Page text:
- Published on Wednesday, 14 November 2012 10:54
- Written by Scott Joseph
I first visited Galopin, the latest tenant in the space at the top of Park Avenue that many people, including those who inhabit it, consider to be jinxed, shortly after it opened. Prior to Galopin, the list of restaurants include, most recently, Circa, and before that East of Paris, Chapters, and Zak’s. Before that it was home to Park Avenue Grill, which lasted several years, albeit under different owners and with varying degrees of quality.
Even my server on my second visit to Galopin alluded to a curse. If I had gone with what I had experienced on my first visit I might have agreed.
I don’t believe in curses, though I’ll admit to having tried to place a few from time to time. They never work. I do believe in bad management and poor business sense. And I know there is such a thing as bad food. All of those things can put the hex on a restaurant faster than you can say bibbity-bobbity-boo.
There were certain combinations of those things in many of the previous restaurants. And I suspect at least some ignorance of the business model necessary to make a restaurant successful (from what I’ve heard, the rent on that space is astronomical, requiring high volume just to make the monthly nut).
But back to that first visit. The restaurant was rather busy that night, and everyone seemed to be having a good time.
I started with the grilled Napoleon as an appetizer, which was described in the menu as an eggplant and mushroom tower. There was no tower. There were barely two levels. There also was no flavor, neither in the Napoleon itself nor in the greens that shared the plate as a salad.
On to the duck tasting, a pan-seared breast and roasted glazed leg. The medallions of breast were tough; the leg was dried out. But I marveled at the absolute blandness of the steamed vegetables, carrots, onions and zucchini. No seasoning, no butter, nothing. The catchphrase for the restaurant is “unique organic dining/healthy natural ingredients.” Why should that equate to flavorless?
That was back in September, and I was content to just sit out and wait for the curse to kick in. But I arranged a luncheon with a good friend, and for the sake of convenience suggested we meet at Galopin.
What a different experience. This time there was creativity, there was quality -- there was flavor!
What could possibly have changed in just seven weeks? The management in both the front of the house and the kitchen, as it turns out.
Now at the helm in the back of the house is Guillermo Zayas, whose tunic still identifies him as sous chef.
My friend and I chose one of the entree items of shrimp and grits. We were also curious aboutthe few tapas that were offered. The tapas on the lunch menu have no descriptions, and something listed simply as “hot antipasto” really needs more to go on. It turns out that item, as cheerfully described by our server, features scallops, shrimp and fish layered over a salad of sauteed vegetables. That’s what you were thinking a hot antipasto was, weren’t you?
It was actually quite good, as was the shrimp and grits, although the grits were in the form of a polenta and parmesan cake -- a fine line, but a distinction nonetheless. They were topped with fresh corn, sauteed onions and peppers, and surrounded by a buttery sauce tinged with a bit of heat.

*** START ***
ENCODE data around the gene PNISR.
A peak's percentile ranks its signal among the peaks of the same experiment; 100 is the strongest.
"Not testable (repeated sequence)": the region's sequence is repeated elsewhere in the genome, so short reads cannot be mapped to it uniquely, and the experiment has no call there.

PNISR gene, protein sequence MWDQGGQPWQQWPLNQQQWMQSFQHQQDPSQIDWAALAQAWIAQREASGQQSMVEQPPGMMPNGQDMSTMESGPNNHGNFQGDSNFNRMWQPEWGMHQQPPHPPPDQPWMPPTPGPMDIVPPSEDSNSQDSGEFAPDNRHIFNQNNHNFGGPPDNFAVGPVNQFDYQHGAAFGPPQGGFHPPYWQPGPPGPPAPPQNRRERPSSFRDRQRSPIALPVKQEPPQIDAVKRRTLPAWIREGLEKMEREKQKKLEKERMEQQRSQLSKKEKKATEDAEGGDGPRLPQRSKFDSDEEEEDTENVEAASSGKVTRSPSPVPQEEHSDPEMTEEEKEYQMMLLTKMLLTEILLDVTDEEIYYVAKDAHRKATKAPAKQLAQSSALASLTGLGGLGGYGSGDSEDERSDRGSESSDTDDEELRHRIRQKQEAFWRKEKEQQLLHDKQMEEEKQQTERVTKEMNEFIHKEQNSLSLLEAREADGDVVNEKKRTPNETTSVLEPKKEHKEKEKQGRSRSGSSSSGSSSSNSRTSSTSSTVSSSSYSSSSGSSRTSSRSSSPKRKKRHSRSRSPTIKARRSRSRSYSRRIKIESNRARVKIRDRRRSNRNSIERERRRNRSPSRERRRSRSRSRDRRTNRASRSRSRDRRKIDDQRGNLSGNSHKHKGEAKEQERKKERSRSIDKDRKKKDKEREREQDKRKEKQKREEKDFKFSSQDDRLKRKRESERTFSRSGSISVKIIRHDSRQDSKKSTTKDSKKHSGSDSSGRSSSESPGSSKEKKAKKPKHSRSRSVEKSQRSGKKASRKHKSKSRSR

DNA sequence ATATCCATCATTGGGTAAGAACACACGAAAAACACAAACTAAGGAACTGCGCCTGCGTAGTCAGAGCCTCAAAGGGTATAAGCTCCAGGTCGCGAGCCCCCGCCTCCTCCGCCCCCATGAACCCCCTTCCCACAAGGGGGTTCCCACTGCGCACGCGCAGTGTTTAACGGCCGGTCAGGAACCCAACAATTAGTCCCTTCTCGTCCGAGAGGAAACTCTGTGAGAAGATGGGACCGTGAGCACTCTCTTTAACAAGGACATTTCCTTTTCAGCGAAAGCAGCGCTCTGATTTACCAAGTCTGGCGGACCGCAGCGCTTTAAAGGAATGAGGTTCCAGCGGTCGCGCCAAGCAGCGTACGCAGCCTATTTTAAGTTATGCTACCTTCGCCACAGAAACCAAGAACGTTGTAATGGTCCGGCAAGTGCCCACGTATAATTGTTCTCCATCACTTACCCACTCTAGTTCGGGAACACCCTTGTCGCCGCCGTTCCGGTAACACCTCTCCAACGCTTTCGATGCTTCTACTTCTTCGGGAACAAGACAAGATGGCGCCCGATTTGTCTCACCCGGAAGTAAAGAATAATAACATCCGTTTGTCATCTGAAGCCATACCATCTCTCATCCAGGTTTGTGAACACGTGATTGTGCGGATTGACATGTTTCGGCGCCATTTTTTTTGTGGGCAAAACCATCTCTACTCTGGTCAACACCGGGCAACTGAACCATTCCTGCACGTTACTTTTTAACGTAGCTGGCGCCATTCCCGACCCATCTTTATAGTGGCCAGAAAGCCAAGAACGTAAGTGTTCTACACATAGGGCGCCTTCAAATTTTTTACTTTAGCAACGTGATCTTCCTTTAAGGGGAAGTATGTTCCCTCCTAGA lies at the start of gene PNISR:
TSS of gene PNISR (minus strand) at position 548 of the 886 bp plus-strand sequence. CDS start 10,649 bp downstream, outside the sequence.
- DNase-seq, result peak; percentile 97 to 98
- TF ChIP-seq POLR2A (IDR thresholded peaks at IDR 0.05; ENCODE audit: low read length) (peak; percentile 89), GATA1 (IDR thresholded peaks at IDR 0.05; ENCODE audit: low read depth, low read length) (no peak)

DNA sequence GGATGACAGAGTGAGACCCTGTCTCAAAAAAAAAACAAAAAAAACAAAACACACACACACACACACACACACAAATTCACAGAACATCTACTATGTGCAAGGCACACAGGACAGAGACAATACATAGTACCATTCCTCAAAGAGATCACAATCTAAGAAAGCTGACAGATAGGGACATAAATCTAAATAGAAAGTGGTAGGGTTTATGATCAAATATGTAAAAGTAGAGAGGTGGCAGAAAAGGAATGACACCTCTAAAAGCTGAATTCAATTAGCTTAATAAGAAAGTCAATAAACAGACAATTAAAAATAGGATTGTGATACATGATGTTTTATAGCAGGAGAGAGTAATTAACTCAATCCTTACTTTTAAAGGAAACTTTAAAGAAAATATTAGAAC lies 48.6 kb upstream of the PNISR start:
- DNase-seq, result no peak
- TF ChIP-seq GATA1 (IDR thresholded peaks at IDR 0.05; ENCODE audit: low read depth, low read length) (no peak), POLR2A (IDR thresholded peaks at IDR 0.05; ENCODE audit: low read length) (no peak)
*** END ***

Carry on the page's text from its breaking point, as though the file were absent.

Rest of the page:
The hot antipasto tapas was probably called that because it was served on a smaller plate than the entree, although to my eye it appeared to be the same amount of food. ($11 for a lunchtime tapas is getting up there, but considering the portion it was not overpriced.) The scallops were firm, and plentiful, too.
Little bits of salmon added a nice texture. The seafood was served atop grilled vegetables and circled by a stream of balsamic syrup.
When we had finished, Zayas came by the table to ask if he could give us a sample of a dessert he was working on, just so he could get our comments. I figured I’d been spotted as the critic in the room, but I saw him gift other tables with the same dessert.
My comment: more, please. The small dish had a demitasse of cold blueberry “soup” and an egg-sized oval of avocado sorbet with toasted crushed pistachios. Yes, avocado. And the sorbet was the best part.
If you’ve been to the restaurant under any of its other incarnations, you probably won’t recognize it. The downstairs dining spaces are still separate and have different atmospheres, though both are decidedly upscale and modern. Stark might be another word you'd use. Lots of black and white with occasional splashes of color. In the rear dining room, curtains of black fishnet over solid white cover the windows. Tabletops are black, and stark pinspots light the orchids that decorate them. The chairs are comfortable, but offer the only sound buffer in the room other than the people sitting in them, who, of course, are the reason for all the noise, so it’s a draw.
The restaurant is named, by the way, for the son of the owner, whose nickname is Galopin. It’s been my observation over the years that naming a restaurant for your kids is worse than a curse. Remember Ettore’s where Terrace 390 is now? How about Nicole St. Pierre, or Anaelle & Hugo? No? Precisely my point.
But with good food and friendly service (though the staff uniforms show stains too easily), Galopin might even be able to overcome its name.
Galopin is at 358 Park Ave. N., Winter Park. It is open for lunch and dinner Tuesday through Saturday, brunch only on Sunday. Here is a link to galopinwinterpark.com. The phone number is 407-951-5790.
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